Little Boxes (2016)

Little Boxes
Director: Rob Meyer
Writer: Annie J. Howell
Cast: Melanie Lynskey, Nelsan Ellis, Armani Jackson, Oona Laurence, Janeane Garofalo, Christine Taylor, Miranda McKeon, Maliq Johnson, Nadia Dajani, Veanne Cox
Seen on: 22.11.2021

Content Note: (critical treatment of) racism

Mack (Nelsan Ellis), Nina (Melanie Lynskey) and their son Clark (Armani Jackson) are leaving New York City to move to a small town in Washington where Nina got a job as an art professor. Adjusting to their new situation isn’t easy, though. Nina struggles to learn the social rules at her college. Mack finds himself struggling to focus on his own work as a writer in the new environment. And Clark has to face being pretty much the only Black kid in town – as if being a teenage boy wasn’t complicated enough already. To make matters worse, the moving company is late and all of their stuff is missing. Maybe moving wasn’t such a good idea after all.

Little Boxes is a sweet film that lives off its vivid characters, and their understandable problems with the move. Do not watch it if you have to move yourself in the next few weeks, because you probably won’t want to do it anymore afterwards.

The film poster showing Mack (Nelsan Ellis), Clark (Armani Jackson) and Nina (Melanie Lynskey) sitting on a couch in front of their house, all looking in a different direction.

Little Boxes is not a flashy film. There are no bigger than life moments (though some poetic license is taken), but it rather focuses on the everyday complications of adjusting to a completely new environment. Those are enough anyway, if you ask me. But of course, we do expect larger than life stuff when we watch a movie. That Little Boxes works regardless is thanks to its great characters.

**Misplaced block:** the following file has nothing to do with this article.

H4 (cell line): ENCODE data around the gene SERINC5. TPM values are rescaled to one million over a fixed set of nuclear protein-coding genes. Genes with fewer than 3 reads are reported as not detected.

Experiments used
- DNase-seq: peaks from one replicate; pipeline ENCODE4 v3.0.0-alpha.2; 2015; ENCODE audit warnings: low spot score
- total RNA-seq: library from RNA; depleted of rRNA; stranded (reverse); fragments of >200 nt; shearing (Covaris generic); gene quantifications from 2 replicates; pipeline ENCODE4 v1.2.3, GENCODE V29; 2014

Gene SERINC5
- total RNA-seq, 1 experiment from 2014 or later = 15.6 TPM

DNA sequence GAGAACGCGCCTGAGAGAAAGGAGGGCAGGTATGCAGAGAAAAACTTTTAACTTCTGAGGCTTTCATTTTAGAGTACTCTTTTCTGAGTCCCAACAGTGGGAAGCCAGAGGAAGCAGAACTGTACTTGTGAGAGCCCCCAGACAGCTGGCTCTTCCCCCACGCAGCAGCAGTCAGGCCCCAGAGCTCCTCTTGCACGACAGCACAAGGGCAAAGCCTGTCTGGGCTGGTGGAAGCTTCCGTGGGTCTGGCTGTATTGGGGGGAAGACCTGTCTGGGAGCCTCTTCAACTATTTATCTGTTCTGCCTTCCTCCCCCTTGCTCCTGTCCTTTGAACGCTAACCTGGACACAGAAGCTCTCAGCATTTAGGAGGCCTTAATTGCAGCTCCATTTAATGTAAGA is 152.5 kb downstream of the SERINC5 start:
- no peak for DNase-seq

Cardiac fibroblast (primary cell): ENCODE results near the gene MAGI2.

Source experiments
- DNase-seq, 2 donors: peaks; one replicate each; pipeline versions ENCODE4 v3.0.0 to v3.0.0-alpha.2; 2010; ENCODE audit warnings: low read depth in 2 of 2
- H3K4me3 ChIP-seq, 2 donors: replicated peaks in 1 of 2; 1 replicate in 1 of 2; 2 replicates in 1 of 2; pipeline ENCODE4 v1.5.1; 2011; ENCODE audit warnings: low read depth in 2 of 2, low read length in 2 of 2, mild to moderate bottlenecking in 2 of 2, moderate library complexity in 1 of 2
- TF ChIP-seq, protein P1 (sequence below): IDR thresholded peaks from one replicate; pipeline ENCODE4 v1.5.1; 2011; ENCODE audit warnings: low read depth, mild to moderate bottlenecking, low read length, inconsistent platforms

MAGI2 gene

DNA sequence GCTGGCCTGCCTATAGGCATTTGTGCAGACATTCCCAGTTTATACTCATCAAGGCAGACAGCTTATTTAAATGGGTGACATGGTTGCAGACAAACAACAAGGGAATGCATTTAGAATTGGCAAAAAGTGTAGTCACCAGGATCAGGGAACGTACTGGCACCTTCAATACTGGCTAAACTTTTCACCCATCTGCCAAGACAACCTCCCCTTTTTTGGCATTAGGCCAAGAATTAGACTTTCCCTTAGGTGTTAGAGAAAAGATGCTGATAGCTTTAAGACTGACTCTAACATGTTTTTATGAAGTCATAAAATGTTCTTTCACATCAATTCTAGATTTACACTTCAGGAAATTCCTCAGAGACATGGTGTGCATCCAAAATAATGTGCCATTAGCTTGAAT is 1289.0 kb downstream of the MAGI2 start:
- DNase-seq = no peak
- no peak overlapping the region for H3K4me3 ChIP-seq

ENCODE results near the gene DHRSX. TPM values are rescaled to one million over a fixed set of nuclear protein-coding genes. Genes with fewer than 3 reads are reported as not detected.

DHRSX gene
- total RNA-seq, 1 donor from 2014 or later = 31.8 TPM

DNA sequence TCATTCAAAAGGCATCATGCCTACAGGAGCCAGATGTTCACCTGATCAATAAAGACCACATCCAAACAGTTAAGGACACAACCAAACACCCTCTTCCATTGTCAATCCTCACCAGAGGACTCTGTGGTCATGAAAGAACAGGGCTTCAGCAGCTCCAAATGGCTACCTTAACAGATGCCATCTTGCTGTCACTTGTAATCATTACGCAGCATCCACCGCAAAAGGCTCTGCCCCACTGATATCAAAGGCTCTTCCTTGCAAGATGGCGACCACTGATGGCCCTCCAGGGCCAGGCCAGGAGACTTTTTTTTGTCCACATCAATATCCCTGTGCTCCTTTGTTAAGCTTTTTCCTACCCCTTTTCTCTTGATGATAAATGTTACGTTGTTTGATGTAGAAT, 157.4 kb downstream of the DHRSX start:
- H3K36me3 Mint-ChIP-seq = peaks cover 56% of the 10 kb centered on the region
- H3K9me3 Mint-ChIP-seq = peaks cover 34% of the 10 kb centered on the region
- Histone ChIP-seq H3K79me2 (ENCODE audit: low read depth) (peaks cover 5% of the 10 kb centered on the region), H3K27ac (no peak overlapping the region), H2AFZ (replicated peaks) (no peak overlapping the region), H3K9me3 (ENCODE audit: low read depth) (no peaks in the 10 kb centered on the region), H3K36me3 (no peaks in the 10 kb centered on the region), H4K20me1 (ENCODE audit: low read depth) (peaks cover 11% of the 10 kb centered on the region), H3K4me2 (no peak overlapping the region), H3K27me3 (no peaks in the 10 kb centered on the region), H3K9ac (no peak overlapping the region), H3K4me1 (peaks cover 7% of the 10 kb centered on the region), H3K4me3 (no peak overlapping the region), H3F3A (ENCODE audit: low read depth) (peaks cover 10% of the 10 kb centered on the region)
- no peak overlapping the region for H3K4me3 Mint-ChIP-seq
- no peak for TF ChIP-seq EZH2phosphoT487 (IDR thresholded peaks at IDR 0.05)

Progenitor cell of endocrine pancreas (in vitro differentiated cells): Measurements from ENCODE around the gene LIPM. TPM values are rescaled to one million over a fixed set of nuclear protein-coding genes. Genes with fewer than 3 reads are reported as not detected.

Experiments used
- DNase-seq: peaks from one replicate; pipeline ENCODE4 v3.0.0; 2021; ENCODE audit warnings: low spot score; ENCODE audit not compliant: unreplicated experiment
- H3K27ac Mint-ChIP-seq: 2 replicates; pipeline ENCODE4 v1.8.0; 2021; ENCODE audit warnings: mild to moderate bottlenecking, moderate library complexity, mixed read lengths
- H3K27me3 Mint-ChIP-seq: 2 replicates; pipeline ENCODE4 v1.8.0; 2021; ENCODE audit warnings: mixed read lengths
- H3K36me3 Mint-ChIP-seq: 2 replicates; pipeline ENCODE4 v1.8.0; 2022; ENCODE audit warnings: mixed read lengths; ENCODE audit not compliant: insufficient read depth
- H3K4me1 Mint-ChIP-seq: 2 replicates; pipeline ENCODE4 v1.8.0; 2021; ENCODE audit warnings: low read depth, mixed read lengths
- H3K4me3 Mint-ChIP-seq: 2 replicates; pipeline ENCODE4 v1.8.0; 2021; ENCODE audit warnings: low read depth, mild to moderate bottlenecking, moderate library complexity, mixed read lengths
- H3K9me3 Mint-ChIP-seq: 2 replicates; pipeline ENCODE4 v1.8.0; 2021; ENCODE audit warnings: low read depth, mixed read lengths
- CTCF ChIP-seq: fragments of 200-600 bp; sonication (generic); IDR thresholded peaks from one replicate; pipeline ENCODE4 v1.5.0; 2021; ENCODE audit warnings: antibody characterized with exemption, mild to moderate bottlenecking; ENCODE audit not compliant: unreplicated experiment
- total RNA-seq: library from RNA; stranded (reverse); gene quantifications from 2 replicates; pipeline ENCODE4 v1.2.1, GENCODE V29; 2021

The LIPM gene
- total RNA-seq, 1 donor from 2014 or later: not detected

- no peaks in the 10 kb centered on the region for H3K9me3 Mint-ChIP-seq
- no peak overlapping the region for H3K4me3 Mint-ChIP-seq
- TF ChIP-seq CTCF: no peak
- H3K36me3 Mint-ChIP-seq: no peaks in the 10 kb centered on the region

Mack, Nina and Clark work nicely as a family, but all three of them also get their own arc and their own problems with the movie. With great performances by Ellis, Lynskey and Jackson, the characters really come to life. It’s a joy to watch them perform – not that it feels much like a performance in the first place.

Mack (Nelsan Ellis), Clark (Armani Jackson) and Nina (Melanie Lynskey) standing amid boxes and furniture on their front lawn.

The film is often funny, but it doesn’t gloss over the very real racism Mack and Clark (especially Clark) face. It’s very sharp in its observations there and doesn’t pull its punches when it comes to the white, apparently progressive neighborhood. Given that those problems aren’t that easily solved, the film reaches a too happy end a little too quickly. (Which is maybe also why I was so happy I didn’t have to move myself after watching it.)

But that’s pretty much the only thing that I didn’t like all that much about it – and that’s just a small trade-off for an otherwise sweet and insightful film.

Mack (Nelsan Ellis) and Clark (Armani Jackson) having a heart-to-heart.

Summarizing: very watchable.

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